3 Copyright 1992 by the Association for Supervision and Curriculum Development. All rights reserved.

What We Know about Successful School Leadership

What We Know about Successful School Leadership A report by Division A of AERA Autumn 2003 > What We Know about Successful School Leadership > > Kenneth A. Leithwood University of Toronto Carolyn Riehl University of North Carolina at Greensboro > What

More information

Good Principals Aren t Born They re Mentored:

Good Principals Aren t Born They re Mentored: Good Principals Aren t Born They re Mentored: LEARNING- CENTERED LEADERSHIP PROGRAM Are We Investing Enough to Get the School Leaders We Need? Southern Regional Education Board 592 10th St. N.W. Atlanta,

More information

How Does Learning Happen?

How Does Learning Happen? 2014 How Does Learning Happen? Ontario s Pedagogy for the Early Years A resource about learning through relationships for those who work with young children and their families The Ontario Public Service

More information

From Preparation to Practice: Designing a Continuum to Strengthen and Sustain Teaching

From Preparation to Practice: Designing a Continuum to Strengthen and Sustain Teaching From Preparation to Practice: Designing a Continuum to Strengthen and Sustain Teaching SHARON FEIMAN-NEMSER Michigan State University This paper was written to stimulate discussions and debate about what

More information

A Framework for Success for All Students

A Framework for Success for All Students A Framework for Success for All Students Collected Papers from the Technical Support Team for the Schools for a New Society Initiative and Carnegie Corporation of New York A Framework for Success for All

More information

Review of research How leadership influences student learning

Review of research How leadership influences student learning Learning from Leadership Project Review of research How leadership influences student learning Kenneth Leithwood, Karen Seashore Louis, Stephen Anderson and Kyla Wahlstrom University of Minnesota Center

More information

Develop Your Personal Leadership Style

Develop Your Personal Leadership Style Self-Paced Course In this course you will explore and develop your unique leadership style, and identify what kind of leadership would be most effective for your particular situation. You will create a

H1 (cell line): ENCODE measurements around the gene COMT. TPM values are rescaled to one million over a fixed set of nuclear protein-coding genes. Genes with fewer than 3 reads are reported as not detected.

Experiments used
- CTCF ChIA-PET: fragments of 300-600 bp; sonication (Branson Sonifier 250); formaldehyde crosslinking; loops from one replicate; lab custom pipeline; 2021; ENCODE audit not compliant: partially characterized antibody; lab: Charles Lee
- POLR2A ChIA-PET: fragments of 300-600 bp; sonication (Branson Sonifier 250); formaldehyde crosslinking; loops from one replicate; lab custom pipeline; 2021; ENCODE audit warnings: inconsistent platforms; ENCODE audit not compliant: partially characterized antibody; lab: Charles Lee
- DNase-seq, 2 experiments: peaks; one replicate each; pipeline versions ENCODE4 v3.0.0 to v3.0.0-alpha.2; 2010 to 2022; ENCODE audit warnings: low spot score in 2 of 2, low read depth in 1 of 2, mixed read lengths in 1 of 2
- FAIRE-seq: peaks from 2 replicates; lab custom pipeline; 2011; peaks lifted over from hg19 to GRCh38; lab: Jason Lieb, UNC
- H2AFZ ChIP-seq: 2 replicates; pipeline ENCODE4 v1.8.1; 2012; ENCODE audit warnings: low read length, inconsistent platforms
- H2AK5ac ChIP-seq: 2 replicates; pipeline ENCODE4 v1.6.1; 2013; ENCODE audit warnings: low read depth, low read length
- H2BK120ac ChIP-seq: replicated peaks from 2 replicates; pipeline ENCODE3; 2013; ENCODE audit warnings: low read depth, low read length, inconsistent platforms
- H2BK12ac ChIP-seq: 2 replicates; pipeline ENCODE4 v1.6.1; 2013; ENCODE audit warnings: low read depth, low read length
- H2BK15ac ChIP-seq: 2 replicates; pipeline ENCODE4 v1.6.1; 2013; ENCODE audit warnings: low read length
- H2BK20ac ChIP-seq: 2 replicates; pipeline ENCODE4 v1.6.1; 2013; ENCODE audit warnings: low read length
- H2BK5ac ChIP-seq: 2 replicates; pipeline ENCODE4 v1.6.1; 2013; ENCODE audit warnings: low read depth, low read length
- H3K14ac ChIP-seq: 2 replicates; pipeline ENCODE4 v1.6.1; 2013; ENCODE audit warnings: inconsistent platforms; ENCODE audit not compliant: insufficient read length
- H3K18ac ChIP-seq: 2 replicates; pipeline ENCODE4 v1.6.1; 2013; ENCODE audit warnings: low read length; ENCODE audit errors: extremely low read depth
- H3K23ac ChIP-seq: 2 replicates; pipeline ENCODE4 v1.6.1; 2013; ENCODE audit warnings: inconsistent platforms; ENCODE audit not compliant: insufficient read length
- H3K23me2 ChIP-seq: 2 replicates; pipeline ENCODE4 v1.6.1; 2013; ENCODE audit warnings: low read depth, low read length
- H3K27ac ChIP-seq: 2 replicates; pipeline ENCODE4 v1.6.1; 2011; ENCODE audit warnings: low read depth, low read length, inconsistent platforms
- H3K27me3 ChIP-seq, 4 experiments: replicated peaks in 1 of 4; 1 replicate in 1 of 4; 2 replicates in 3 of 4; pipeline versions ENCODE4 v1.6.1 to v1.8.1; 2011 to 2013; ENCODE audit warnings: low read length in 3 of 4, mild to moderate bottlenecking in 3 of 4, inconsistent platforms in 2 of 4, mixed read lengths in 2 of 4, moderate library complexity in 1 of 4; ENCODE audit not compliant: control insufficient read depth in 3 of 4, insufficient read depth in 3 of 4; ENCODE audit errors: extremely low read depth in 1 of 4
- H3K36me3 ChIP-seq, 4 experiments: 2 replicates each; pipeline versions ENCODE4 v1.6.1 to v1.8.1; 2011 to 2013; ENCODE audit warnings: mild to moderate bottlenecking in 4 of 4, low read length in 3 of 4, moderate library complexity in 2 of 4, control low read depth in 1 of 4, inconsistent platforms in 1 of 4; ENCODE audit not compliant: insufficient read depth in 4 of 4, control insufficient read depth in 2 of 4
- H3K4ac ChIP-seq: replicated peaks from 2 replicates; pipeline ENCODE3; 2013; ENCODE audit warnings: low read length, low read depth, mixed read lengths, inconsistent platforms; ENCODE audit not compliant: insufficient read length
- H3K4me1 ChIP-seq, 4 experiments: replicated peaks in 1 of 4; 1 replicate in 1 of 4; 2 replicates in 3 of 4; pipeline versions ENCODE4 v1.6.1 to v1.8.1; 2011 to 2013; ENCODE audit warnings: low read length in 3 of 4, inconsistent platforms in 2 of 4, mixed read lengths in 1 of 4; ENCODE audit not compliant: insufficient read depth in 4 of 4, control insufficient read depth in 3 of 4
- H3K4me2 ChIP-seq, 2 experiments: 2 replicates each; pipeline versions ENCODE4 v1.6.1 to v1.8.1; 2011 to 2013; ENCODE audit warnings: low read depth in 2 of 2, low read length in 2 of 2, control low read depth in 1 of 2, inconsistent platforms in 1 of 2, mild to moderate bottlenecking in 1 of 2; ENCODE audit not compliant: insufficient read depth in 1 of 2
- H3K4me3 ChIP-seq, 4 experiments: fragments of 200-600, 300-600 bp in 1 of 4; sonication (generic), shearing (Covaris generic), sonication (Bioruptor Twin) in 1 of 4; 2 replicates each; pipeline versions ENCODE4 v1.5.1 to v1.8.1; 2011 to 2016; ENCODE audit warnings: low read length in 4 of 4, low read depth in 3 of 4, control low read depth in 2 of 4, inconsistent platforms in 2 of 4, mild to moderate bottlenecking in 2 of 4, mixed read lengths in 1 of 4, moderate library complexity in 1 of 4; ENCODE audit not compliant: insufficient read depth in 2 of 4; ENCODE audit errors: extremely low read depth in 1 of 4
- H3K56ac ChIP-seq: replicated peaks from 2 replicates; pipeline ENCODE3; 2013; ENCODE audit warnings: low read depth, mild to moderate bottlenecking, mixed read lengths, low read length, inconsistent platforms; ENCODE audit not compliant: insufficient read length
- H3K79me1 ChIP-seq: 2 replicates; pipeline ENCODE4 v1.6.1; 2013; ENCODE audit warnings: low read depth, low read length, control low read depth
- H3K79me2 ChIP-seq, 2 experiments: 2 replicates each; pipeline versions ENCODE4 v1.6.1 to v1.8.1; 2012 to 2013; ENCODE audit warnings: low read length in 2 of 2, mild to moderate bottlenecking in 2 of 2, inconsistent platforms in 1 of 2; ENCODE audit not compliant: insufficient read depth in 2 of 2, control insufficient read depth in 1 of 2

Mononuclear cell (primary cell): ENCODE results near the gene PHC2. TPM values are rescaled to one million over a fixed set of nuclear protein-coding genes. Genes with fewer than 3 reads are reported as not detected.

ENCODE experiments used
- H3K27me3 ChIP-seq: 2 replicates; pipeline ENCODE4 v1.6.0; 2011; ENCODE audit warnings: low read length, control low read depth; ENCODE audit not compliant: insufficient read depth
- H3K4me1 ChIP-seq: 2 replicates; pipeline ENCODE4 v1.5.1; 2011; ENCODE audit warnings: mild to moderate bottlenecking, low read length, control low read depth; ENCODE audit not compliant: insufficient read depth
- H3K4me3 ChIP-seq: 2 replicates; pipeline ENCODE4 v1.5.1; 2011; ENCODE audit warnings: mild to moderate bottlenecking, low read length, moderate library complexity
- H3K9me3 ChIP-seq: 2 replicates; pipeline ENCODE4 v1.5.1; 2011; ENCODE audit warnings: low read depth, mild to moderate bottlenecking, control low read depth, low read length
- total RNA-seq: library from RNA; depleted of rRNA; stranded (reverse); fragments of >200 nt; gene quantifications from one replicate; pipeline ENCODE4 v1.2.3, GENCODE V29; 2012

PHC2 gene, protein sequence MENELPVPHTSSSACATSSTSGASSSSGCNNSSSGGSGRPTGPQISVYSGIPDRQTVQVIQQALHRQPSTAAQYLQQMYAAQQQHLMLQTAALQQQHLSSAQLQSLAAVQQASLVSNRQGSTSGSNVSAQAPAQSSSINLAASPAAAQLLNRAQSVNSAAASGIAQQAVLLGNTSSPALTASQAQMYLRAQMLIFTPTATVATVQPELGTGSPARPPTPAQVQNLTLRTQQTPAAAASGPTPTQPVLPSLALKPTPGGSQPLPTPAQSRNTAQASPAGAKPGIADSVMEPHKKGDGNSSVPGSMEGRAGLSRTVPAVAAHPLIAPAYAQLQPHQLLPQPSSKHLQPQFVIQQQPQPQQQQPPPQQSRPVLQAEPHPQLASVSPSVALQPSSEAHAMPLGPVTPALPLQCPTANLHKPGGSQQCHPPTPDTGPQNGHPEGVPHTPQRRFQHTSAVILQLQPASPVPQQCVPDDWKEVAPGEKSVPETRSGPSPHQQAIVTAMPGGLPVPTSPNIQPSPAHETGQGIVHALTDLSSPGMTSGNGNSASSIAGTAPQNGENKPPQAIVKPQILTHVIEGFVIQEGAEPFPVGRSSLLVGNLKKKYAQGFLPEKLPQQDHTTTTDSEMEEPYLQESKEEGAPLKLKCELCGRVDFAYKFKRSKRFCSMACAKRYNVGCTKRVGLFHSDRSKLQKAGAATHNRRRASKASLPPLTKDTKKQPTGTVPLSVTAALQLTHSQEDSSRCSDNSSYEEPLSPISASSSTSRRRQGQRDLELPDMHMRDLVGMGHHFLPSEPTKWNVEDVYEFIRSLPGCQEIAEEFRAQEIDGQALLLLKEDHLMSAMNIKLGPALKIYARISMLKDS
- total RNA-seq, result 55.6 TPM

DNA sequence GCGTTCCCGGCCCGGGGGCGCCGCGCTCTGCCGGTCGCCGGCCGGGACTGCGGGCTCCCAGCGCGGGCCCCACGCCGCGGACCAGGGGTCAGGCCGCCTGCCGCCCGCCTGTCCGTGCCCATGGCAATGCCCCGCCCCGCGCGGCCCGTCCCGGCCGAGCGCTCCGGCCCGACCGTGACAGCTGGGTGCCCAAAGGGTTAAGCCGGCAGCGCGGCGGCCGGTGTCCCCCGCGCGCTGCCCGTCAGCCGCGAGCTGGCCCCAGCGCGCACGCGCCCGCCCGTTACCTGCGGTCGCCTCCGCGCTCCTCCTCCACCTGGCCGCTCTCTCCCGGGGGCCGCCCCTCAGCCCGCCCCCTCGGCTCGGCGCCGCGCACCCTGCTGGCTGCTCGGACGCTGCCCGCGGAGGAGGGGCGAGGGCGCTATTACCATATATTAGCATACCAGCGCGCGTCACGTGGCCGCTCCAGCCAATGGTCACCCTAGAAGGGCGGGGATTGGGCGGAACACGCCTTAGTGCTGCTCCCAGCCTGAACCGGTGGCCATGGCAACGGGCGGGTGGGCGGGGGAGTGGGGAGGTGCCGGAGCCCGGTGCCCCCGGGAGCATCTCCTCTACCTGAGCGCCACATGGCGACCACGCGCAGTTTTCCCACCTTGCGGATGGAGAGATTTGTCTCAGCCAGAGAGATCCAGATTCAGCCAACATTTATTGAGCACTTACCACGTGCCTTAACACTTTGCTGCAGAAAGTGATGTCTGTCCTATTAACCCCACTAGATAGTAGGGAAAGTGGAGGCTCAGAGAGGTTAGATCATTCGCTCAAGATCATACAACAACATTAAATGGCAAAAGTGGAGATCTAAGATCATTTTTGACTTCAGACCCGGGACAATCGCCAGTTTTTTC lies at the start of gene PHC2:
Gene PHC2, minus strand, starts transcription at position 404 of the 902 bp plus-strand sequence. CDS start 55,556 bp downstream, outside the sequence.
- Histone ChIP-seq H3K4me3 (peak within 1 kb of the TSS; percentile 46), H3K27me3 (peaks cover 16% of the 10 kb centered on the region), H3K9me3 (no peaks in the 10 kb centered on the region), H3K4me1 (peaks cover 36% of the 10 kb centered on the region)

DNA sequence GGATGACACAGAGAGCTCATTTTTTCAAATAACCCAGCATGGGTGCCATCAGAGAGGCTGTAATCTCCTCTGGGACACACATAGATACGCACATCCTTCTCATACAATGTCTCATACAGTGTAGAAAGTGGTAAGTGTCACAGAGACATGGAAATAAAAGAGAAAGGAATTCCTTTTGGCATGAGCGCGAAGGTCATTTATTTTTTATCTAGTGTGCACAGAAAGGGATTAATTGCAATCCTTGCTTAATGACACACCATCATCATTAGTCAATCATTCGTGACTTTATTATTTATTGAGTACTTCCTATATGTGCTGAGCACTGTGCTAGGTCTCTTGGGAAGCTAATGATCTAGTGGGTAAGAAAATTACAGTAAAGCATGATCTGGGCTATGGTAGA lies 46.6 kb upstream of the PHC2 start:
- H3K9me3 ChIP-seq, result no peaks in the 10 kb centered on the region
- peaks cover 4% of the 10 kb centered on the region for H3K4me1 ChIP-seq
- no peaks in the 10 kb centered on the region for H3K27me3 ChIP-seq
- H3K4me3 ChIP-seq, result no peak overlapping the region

More information

Putting Ontario s Leadership Framework Into Action. A Guide for School & System Leaders

Putting Ontario s Leadership Framework Into Action. A Guide for School & System Leaders Putting Ontario s Leadership Framework Into Action A Guide for School & System Leaders frompurpose topractice LEADING ON PURPOSE: USING THE LESSONS OF LEADERSHIP TO ACHIEVE RESULTS Navigating the leadership

More information

Capacity Building Series

Capacity Building Series Capacity Building Series K 1 2 3 4 5 6 7 8 9 10 11 12 Principals as Co-learners: Supporting the Promise of Collaborative Inquiry SPECIAL EDITION # 38 When schools were engaged in inquiry by...... re-focusing

More information

How to Develop a Logic Model for Districtwide Family Engagement Strategies

How to Develop a Logic Model for Districtwide Family Engagement Strategies How to Develop a Logic Model for Districtwide Family Engagement Strategies Helen Westmoreland, Consultant M. Elena Lopez, Senior Consultant Heidi Rosenberg, Senior Research Analyst November, 2009 For questions

More information

Using Research and Evidence to Inform your Teaching

Using Research and Evidence to Inform your Teaching UNIT 16: USING RESEARCH AND EVIDENCE 221 16 Using Research and Evidence to Inform your Teaching Ruth Heilbronn When you reach the end of your period of induction you will be looking forward to moving on

More information

Premier s Message 3. Minister s Message 5. Introduction 7. Our Vision: We can build the best education system in Canada 7

Premier s Message 3. Minister s Message 5. Introduction 7. Our Vision: We can build the best education system in Canada 7 Contents Premier s Message 3 Minister s Message 5 Introduction 7 Our Vision: We can build the best education system in Canada 7 The Cornerstones of Change 8 Three Clear Goals 8 Commitments 9 COMMITMENT

More information

Guidance for working with other organisations

Guidance for working with other organisations Guidance for working with other organisations This document was made possible by the generous support of the American people through the United States Agency for International Development (USAID). The

More information

Diploma Programme. The Diploma Programme From principles into practice

Diploma Programme. The Diploma Programme From principles into practice Diploma Programme The Diploma Programme From principles into practice Diploma Programme The Diploma Programme From principles into practice Diploma Programme The Diploma Programme: From principles into

More information

A Paper Commissioned by The Council of Ontario Directors of Education and The Institute for Education Leadership

A Paper Commissioned by The Council of Ontario Directors of Education and The Institute for Education Leadership Strong Districts & Their Leadership A Paper Commissioned by The Council of Ontario Directors of Education and The Institute for Education Leadership June, 2013 Kenneth Leithwood - 1 - Contents Summary

More information

Looking at Classroom Practice

Looking at Classroom Practice Support Materials Contents This resource guide has been developed to support the work of school leaders, teachers and educators who work in and with schools across Australia. guide is designed to enable

More information

Leadership that promotes the achievement of students with special educational needs and disabilities: full report

Leadership that promotes the achievement of students with special educational needs and disabilities: full report Inspiring leaders to improve children s lives Schools and academies Leadership that promotes the achievement of students with special educational needs and disabilities: full report Christopher Chapman,

More information

Choosing the wrong drivers for whole system reform

Choosing the wrong drivers for whole system reform Choosing the wrong drivers for whole system reform Michael Fullan Summary of Seminar Series Paper No. 204, May 2011 2011 Centre for Strategic Education Introducing the drivers for whole system reform Whole